From a technical standpoint, I've started to work a lot with Server 2012 and System Center 2012. Since my start at the company has been timed with these releases, these products will be my primary focus from this point forward. In fact, one of my goals with this blog is to include problem-solving and troubleshooting scenarios based on actual deployment experiences that I come across.
I've found throughout my training that it's more important to learn when things don't work than when they do. For every failed cluster, misconfiguration, and improper installation, there's one less mistake we as IT pros have to worry about in the future. When it took me 20 snapshots and a few VMs later to get System Center to work the way it was supposed to, that was certainly a learning process.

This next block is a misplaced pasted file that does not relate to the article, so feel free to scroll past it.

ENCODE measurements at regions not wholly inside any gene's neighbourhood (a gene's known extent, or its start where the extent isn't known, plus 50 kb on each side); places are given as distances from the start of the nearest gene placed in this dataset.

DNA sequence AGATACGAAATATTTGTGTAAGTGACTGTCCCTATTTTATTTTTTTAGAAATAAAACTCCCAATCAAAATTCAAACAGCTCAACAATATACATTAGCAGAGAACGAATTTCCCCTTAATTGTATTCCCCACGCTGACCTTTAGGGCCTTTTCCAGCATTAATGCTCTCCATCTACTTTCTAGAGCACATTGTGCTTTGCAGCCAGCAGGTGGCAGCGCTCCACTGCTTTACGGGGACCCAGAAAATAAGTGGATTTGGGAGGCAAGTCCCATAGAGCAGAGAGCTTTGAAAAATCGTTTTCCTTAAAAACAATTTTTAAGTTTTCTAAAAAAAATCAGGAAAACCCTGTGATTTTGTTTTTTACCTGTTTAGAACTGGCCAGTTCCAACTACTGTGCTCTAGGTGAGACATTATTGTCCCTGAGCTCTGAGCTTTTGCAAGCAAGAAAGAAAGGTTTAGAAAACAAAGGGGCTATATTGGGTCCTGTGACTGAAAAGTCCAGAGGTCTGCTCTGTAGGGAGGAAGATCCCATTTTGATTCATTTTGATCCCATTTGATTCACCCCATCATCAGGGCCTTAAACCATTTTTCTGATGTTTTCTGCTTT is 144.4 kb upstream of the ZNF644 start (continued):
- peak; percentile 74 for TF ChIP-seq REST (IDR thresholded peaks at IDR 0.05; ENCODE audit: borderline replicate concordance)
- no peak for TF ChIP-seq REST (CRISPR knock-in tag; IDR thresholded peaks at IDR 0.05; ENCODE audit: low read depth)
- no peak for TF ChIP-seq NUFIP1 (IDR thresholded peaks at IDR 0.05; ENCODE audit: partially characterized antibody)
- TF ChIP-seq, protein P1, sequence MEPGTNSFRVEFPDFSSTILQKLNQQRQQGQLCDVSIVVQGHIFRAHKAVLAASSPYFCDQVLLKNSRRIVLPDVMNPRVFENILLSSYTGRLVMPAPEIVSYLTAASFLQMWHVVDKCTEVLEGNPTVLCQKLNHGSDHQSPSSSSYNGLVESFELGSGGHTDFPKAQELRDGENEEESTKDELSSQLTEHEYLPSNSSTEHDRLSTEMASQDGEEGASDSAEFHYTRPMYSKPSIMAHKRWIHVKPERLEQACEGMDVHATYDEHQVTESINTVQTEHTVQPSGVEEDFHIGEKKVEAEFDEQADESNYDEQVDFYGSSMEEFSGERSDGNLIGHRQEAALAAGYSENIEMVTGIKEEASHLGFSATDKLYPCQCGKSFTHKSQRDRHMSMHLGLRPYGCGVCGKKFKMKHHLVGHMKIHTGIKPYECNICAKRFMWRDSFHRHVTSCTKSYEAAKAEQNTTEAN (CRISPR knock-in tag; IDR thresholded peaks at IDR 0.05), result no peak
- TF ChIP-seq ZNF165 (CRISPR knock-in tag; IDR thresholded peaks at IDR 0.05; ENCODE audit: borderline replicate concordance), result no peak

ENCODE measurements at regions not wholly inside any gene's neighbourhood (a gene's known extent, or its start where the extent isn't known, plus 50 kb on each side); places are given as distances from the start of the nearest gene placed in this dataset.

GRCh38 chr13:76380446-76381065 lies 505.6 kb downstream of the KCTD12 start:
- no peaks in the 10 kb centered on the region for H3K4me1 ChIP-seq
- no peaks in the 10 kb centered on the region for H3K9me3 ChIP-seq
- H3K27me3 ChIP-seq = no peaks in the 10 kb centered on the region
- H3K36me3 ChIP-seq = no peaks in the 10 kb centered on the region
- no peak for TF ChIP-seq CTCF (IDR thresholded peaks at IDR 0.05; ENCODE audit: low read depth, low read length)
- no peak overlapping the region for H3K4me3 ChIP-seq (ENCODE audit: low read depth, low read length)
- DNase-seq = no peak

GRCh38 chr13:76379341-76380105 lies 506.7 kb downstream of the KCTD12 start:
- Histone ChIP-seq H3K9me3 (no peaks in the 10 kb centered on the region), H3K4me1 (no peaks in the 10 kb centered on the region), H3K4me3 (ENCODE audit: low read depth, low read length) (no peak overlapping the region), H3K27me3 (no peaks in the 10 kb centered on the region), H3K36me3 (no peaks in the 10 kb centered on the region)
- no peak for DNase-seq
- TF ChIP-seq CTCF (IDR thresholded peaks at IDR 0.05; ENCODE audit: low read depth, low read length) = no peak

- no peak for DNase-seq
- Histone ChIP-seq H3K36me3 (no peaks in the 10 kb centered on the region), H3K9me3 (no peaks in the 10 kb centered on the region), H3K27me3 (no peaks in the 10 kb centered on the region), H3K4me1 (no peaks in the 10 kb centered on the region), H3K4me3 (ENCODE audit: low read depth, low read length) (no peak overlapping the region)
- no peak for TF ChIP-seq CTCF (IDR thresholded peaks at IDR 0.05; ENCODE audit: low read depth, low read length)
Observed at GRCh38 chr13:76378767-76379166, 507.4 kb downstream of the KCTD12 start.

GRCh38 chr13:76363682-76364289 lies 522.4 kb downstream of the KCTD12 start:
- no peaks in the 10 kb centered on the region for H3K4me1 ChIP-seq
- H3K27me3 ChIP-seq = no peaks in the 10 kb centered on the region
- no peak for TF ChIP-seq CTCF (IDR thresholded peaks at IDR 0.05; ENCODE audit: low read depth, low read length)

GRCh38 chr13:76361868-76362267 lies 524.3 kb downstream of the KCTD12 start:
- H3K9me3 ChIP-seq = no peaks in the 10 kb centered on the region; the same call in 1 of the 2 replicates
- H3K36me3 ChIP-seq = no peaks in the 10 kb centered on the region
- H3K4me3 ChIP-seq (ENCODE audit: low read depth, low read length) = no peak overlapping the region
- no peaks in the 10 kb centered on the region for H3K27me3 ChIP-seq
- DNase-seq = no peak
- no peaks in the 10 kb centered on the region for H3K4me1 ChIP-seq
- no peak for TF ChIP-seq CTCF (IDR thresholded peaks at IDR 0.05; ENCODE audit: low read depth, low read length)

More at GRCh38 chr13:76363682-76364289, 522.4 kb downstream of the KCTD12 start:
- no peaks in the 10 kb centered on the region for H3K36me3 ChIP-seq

As such, learning doesn't end the day you graduate from school. Even more so, at Microsoft, learning is taken to an entirely new level. The wealth of information the company has developed is quite vast and just finding what you need sometimes can be difficult. The other day I spent 20 minutes looking for a new Hyper-V architecture diagram only to realize I was looking in the wrong place the whole time.
That's the best part of this job, though. Just when you think you know everything there is to know on something, there's always more you can learn.
Read more of Andrew Weiss's "Launched!" blog and follow the latest IT news at ITworld. Follow Andrew on Twitter at @Andrew_Weiss. For the latest IT news, analysis and how-tos, follow ITworld on Twitter and Facebook.